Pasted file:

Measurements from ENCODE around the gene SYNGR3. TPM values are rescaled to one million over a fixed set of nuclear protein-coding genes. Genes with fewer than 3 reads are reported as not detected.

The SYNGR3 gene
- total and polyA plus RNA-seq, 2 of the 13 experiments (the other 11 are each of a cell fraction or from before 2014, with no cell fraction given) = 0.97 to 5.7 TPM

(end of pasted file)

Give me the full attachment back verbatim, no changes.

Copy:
Measurements from ENCODE around the gene SYNGR3. TPM values are rescaled to one million over a fixed set of nuclear protein-coding genes. Genes with fewer than 3 reads are reported as not detected.

The SYNGR3 gene
- total and polyA plus RNA-seq, 2 of the 13 experiments (the other 11 are each of a cell fraction or from before 2014, with no cell fraction given) = 0.97 to 5.7 TPM